Comment: Survey reveals dangerous lack of knowledge about virtualization

More than forty per cent of IT directors and managers that have implemented server virtualization may have left their IT networks open to attack because they wrongly believe that security was built in.

These shock findings were revealed today when network security vendor Clavister published a survey it commissioned from international research and consulting organisation, YouGov.

With virtualization now one of the boom technologies of the IT world, the extent of the problem was emphasized when 38 per cent of survey participants admitted that they had already implemented the technology. Virtualisation brings environmental benefits, cost savings and management efficiencies.

"When companies implement virtualization, it is very dangerous for them to believe that everything is automatically secure because they can actually face new security threats," explains Andreas Asander, VP product management at Clavister.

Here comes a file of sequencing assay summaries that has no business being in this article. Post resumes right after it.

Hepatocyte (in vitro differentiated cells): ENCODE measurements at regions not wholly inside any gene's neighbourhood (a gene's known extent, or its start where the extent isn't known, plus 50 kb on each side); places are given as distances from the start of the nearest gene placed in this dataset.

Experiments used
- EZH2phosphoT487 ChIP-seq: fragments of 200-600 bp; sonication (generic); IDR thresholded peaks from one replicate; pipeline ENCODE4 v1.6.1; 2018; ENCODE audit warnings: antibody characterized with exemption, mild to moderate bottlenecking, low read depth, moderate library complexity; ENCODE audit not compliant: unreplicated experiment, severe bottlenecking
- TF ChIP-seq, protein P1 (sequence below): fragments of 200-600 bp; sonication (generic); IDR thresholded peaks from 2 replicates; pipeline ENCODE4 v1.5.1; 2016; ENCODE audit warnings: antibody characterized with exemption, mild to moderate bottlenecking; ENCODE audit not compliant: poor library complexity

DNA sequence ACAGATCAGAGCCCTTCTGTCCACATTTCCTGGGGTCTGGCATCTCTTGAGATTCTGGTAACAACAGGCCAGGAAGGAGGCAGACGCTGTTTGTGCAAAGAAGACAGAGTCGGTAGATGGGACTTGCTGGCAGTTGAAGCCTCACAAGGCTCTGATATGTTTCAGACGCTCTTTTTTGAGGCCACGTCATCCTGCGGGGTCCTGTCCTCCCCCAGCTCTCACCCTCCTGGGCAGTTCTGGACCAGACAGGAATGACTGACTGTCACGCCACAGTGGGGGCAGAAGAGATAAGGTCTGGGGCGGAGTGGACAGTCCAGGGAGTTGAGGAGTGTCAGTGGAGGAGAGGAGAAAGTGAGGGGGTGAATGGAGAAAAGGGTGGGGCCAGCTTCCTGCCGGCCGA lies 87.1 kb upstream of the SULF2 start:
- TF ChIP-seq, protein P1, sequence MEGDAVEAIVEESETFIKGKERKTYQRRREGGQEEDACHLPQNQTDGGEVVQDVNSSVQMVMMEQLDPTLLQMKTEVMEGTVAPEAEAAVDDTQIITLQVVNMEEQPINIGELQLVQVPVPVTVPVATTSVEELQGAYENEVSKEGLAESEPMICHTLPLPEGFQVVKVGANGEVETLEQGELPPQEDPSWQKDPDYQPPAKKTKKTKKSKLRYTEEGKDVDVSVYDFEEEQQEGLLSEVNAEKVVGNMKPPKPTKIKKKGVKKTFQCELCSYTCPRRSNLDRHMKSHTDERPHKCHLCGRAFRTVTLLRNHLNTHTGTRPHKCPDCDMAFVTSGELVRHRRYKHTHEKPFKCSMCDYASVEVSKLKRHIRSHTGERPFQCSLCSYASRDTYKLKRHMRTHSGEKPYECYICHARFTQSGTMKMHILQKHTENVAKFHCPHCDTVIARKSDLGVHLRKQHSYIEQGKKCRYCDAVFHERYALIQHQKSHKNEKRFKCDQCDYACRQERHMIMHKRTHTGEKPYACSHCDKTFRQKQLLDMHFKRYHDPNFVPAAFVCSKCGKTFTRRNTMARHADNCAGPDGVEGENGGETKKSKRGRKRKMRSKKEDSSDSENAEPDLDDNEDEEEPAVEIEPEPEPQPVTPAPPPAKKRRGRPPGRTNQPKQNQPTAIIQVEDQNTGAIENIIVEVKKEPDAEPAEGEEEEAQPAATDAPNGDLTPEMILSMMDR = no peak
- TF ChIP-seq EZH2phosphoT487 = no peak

"Virtualization offers new points of attack and gives access to a far wider number of applications than a traditional physical server. It is vital that IT staff take steps to achieve the same level of security in their virtualized environment that they had in their traditional environment."

Clavister has developed a five-point check-list for IT managers and directors who are considering the adoption of virtualization. They should:

1. Re-define the security policy to include the virtualization aspect

2. Use virtual security gateways which run inside the virtual infrastructure

3. Protect the virtual administration center and only allow access to this from a separate network

4. Limit the number of administrators who have access to the virtualization administration tools to a minimum

5. Evaluate and test the security level on a regular basis. Replicating the production environment to a test environment is easy with virtualization and this should be utilized.

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